I wasn't suggesting I was thinking of making a complaint directly to Ofsted - I know they don't deal with complaints directly.

Notenoughsleepmumof3 Tue 15-Nov-16 13:43:31

Ofsted won't see it either way unless it is brought to them through the complaints procedure. Schools and governors can bury it and if the school seems successful on paper Ofsted won't go looking for it. Also, regarding safe-guarding with Ofsted, having gone through this process, if it is violence within the school, they will say it should be a police matter and doesn't fall under them because they are looking at the quality of the education. However, I would argue that children not feeling safe in the school because of repeated violence will most certainly effecting their learning. The system isn't designed to help the parents. It protects the management of the school and therefore doesn't help the students, IME.

Wolfiefan Tue 15-Nov-16 13:47:08

Sorry. My misunderstanding. I don't think they see it. If they do then they would probably mainly be concerned with the response of the school.
I have never had to put anything in writing to the school. Always been a verbal thing.

Notenoughsleepmumof3 Tue 15-Nov-16 14:21:59

Verbal carries zero weight. Most things can be addressed by speaking to the teacher but, if it is a serious concern or complaint it is always best to at least put it in an email so there is a written trail. You have to have proof that you have raised an issue and that they addressed your concern with a response. You will need that proof to make a formal complaint with the Head/Governors and you will need that to make a complaint to Ofsted or the LEA.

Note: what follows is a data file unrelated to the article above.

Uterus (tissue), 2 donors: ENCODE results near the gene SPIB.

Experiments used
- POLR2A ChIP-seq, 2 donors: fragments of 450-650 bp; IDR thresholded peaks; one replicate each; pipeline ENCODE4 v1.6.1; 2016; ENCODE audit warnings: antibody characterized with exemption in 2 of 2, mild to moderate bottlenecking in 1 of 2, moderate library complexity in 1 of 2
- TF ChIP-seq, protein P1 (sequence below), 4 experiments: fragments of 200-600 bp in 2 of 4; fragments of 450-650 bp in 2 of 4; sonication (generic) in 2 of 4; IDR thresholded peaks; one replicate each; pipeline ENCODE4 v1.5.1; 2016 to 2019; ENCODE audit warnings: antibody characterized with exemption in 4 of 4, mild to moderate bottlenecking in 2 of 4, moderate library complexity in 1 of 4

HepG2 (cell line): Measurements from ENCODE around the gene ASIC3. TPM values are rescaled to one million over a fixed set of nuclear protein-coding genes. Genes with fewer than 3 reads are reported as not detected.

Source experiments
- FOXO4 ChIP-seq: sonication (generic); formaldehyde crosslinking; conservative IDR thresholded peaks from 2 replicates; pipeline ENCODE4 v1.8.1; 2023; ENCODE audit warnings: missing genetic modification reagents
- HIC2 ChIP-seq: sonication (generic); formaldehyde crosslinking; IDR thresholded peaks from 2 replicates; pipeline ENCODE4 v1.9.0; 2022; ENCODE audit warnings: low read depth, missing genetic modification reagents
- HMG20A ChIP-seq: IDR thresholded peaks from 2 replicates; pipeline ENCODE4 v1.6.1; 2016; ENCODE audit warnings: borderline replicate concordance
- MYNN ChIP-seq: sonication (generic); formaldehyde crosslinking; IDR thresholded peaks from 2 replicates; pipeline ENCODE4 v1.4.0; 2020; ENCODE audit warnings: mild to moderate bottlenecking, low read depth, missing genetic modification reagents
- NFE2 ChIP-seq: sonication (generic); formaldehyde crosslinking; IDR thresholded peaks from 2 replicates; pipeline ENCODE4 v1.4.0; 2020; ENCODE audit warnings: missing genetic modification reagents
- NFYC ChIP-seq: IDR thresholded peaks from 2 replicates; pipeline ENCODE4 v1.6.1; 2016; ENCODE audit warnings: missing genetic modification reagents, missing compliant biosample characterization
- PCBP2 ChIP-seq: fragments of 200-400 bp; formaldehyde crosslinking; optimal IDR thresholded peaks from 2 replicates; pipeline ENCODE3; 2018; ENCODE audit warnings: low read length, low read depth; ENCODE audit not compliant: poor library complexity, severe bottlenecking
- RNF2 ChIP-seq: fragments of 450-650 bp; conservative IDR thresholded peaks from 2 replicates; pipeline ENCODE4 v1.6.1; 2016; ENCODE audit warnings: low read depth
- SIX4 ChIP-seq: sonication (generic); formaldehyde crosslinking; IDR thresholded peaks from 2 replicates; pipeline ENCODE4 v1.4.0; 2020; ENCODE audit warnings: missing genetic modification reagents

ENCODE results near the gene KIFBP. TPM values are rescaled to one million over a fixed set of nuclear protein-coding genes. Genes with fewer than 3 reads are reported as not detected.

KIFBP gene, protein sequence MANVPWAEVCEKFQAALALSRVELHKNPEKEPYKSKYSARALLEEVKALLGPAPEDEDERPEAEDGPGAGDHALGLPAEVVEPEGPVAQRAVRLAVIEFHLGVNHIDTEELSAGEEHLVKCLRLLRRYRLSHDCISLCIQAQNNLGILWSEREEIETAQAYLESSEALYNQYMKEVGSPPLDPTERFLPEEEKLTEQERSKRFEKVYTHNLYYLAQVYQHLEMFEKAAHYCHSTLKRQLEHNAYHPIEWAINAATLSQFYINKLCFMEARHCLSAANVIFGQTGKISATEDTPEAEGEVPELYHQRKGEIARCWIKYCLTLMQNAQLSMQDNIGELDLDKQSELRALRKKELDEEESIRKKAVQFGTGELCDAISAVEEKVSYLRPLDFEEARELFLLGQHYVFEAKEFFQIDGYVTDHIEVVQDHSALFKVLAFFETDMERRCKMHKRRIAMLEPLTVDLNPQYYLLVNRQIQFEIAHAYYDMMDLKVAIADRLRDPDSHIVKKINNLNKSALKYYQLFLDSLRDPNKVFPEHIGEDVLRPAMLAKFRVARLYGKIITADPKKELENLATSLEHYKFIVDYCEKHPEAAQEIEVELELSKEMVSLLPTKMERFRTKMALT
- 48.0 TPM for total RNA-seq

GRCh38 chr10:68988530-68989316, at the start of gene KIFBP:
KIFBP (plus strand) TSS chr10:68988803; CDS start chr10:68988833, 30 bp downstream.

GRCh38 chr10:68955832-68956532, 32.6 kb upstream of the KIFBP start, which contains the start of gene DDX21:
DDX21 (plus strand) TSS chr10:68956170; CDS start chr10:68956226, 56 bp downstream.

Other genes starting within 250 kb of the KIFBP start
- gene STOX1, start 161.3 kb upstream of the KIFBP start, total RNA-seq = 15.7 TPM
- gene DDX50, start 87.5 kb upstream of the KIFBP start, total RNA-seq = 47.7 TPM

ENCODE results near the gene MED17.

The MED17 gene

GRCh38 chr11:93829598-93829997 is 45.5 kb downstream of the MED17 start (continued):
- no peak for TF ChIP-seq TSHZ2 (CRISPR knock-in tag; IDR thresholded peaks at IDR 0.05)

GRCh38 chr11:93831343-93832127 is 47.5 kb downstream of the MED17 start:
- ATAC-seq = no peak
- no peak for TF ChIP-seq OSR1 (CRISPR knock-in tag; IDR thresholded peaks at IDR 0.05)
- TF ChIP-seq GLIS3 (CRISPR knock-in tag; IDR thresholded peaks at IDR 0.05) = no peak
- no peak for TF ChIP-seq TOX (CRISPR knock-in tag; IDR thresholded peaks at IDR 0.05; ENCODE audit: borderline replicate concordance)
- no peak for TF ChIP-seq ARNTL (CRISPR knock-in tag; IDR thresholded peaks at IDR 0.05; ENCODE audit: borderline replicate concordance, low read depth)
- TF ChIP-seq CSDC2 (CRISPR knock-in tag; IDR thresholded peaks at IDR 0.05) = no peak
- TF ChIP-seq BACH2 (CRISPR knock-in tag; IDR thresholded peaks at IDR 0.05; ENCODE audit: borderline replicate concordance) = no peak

Thatwaslulu Tue 15-Nov-16 15:11:19

Dependent upon the type of failing you are complaining about, there is some currency in forwarding the complaint on to Ofsted after following the complaints procedure in full. If it's a governance or safeguarding issue, for example, Ofsted will contact the DfE and speak to them about whether it meets the criteria for further investigation. If the DfE have lots of individual complaints about the same school, they do tend to investigate as it flags as a risk. Alternatively if you think that whatever has happened could meet the seriousness to prohibit a teacher from the profession you could read the referral guidance for teachers misconduct on the NCTL website.

Rainbowcolours1 Tue 15-Nov-16 18:45:16

If it relates in any way to safeguarding you can complain directly to Ofsted and the school will never know it was you. I too thought that a complaint had to have gone through the school's complaints procedure before being escalated to Ofsted but evidently that isn't the case.
How do I know...I'm a head and we had a no notice safeguarding inspection, they ring and turn up fifteen minutes later. All we could be told is that it was as the result of a parental complaint. In four years as head at the school we have no formal complaints and had had no safeguarding issues. We came out of the inspection very well but have no idea who or what triggered it and have no idea what the complaint was about other than it must have linked to safeguarding.

advicewantedplease Tue 15-Nov-16 23:23:48

Interesting, Rainbowcolours1. Yes, there are serious safeguarding concerns. How long ago was this?

Wish my dc's school was like yours - you sound a great head.

Rainbowcolours1 Wed 16-Nov-16 06:41:58

This year!

bojorojo Wed 16-Nov-16 13:41:55

The Ofsted Inspection Handbook available other web site tells you how qualifying complaints are considered by Ofsted and what information they will consider when they visit. If it is Safeguarding, you can complain to Ofsted, as described above, but why can you not aproach the Safeguarding Teacher or Governor before you write to Ofsted? Has the school had a chance to respond to your complaints? Ofsted has a large section on how they inspect Safeguarding in the Handbook, so I would take the time to read it and understand what they can, and cannot, inspect.